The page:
Wooly Mammoths Went Extinct from Lack of Drinking Water
Recent research into the extinction event that killed the last of the wooly mammoths shows that they died from the lack of clean drinking water. The study was conducted by the University of Alaska Fairbanks by analyzing soil layers and determining the water content and quality of the time of the extinction. The data coincided with the theory that mammoths died off from lack of resources.
"By analyzing layers of a dated sediment core from a lake on St. Paul Island, researchers determined that mammoths went extinct on the island roughly 5,600 years ago, thousands of years after remnant mainland populations died off. The study also indicated that the Bering Sea island experienced a phase of dry conditions and declining water quality at about the same time the mammoths vanished." ~ UAF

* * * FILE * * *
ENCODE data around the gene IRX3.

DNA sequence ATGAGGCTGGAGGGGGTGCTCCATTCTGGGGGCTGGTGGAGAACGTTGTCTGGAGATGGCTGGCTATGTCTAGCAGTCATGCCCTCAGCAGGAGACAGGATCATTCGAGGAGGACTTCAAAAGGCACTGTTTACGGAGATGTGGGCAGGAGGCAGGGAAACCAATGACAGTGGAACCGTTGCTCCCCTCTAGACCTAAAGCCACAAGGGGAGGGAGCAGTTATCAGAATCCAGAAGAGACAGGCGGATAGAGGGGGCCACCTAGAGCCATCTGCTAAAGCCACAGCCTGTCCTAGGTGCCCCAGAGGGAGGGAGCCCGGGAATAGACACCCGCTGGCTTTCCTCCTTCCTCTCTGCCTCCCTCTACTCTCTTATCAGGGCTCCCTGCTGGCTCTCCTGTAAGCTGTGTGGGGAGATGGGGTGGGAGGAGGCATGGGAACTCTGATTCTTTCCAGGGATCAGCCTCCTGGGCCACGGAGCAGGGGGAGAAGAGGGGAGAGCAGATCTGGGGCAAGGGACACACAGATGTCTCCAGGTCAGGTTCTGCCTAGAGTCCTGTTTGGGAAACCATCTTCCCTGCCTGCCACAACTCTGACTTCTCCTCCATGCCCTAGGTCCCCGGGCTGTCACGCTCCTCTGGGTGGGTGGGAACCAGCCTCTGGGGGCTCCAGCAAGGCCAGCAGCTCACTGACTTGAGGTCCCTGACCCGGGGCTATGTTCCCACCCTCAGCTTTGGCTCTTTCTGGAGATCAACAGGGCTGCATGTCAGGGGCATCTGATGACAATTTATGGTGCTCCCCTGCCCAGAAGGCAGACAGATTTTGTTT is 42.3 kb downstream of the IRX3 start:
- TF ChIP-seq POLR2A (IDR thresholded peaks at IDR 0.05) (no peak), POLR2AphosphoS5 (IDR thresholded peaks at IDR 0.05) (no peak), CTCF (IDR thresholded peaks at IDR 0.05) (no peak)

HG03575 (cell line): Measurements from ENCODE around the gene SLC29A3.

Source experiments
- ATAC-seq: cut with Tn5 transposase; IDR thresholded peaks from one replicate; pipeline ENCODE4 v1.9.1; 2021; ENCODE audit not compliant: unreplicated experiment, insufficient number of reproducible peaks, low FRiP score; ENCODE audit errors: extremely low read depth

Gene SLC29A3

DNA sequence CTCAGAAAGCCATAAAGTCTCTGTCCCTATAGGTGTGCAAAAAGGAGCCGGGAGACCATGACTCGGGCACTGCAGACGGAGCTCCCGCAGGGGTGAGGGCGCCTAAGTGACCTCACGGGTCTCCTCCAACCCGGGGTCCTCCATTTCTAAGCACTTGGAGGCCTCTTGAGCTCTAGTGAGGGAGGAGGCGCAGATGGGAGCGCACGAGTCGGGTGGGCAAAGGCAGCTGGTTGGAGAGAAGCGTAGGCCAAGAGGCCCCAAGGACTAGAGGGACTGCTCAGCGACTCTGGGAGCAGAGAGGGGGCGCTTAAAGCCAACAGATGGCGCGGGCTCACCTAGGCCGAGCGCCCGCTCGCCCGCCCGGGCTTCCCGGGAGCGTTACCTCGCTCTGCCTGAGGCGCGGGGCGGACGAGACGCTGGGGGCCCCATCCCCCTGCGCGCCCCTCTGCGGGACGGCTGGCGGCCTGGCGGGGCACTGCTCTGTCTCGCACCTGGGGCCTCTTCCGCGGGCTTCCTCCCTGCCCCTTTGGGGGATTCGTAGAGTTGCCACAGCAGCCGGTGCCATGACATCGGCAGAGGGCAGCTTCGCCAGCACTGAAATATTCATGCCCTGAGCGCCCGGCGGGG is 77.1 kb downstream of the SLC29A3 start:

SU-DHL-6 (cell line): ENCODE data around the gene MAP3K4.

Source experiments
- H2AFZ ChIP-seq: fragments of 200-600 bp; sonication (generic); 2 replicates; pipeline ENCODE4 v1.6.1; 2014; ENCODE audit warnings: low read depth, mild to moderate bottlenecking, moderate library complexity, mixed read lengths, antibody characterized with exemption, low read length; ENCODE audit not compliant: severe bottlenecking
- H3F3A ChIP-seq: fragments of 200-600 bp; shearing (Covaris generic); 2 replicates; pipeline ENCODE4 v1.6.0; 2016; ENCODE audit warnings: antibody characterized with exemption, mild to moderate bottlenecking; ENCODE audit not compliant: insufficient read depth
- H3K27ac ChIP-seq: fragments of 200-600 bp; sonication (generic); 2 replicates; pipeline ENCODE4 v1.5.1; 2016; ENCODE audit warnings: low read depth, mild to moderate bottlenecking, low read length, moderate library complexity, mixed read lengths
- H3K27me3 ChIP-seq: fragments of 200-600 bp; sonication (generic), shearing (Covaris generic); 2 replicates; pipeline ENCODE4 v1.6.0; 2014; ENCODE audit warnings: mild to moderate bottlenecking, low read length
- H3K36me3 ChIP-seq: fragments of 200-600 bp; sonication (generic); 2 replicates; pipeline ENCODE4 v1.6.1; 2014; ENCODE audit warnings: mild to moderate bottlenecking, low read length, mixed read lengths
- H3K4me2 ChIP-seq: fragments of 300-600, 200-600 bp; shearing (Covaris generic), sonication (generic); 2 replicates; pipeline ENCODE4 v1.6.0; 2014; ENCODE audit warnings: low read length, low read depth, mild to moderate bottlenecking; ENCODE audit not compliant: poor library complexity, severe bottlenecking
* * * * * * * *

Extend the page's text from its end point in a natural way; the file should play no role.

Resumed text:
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The last of the wooly mammoths would have lived on St. Paul Island just 5,600 years ago, according to Science Alert. By taking different soil samples and dating them to the time before, during, and after the wooly mammoths roamed the islands, the team was able to determine the exact conditions present during extinction. By using Nitrogen Isotope Analysis they saw decreasing lake levels and water quality.
"Nitrogen isotope analyses of dated mammoth bones and teeth also signaled progressively drier conditions leading up to the extinction event. Wooller said these “multiple lines of evidence” of decreasing lake levels provide a strong case for what led to the animals’ extinction." ~ UAF
Many are hoping that this indication from the wooly mammoth's extinction will give greater indications to the dangers of global warming. If temperatures were to rise enough to evaporate more fresh water and heat up the land, drinking water may be a greater problem than we once thought.